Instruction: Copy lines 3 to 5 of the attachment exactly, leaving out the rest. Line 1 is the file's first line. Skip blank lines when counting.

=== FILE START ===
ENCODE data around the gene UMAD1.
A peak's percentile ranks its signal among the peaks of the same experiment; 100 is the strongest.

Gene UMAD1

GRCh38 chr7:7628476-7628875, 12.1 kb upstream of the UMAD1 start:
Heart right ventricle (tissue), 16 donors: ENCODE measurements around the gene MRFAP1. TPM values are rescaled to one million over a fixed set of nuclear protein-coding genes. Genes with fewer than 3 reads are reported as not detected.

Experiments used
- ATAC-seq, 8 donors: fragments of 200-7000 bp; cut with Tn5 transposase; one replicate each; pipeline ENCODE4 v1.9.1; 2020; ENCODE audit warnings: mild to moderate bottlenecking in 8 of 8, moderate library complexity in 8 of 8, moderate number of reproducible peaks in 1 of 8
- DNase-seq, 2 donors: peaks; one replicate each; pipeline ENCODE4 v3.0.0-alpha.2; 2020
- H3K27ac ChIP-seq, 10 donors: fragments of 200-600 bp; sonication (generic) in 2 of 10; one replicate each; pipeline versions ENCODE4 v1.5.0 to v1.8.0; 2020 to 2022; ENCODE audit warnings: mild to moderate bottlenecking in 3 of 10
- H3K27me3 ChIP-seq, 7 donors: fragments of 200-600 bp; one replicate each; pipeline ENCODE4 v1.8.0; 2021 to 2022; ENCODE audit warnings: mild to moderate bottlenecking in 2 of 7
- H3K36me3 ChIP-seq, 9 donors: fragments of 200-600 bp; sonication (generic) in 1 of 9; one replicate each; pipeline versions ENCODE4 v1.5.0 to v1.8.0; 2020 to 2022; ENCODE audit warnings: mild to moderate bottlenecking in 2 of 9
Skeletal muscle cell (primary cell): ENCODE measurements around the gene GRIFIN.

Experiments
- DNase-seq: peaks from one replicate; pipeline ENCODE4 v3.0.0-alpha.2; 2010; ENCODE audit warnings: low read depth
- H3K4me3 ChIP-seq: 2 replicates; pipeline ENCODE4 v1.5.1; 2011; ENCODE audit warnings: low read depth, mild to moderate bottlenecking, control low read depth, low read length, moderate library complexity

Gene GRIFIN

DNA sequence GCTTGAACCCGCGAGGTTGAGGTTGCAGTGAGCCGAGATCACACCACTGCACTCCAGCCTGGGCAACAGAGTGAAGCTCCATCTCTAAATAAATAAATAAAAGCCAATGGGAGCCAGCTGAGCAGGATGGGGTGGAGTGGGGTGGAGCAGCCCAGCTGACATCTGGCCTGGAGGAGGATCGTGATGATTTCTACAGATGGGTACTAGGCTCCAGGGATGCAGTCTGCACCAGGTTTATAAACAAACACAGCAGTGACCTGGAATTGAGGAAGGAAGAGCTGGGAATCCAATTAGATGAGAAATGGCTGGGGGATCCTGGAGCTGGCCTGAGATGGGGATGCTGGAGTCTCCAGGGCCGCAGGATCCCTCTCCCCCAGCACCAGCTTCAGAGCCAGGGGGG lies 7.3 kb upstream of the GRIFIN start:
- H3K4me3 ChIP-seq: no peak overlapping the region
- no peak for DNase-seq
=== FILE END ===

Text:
Gene UMAD1

GRCh38 chr7:7628476-7628875, 12.1 kb upstream of the UMAD1 start:
Heart right ventricle (tissue), 16 donors: ENCODE measurements around the gene MRFAP1. TPM values are rescaled to one million over a fixed set of nuclear protein-coding genes. Genes with fewer than 3 reads are reported as not detected.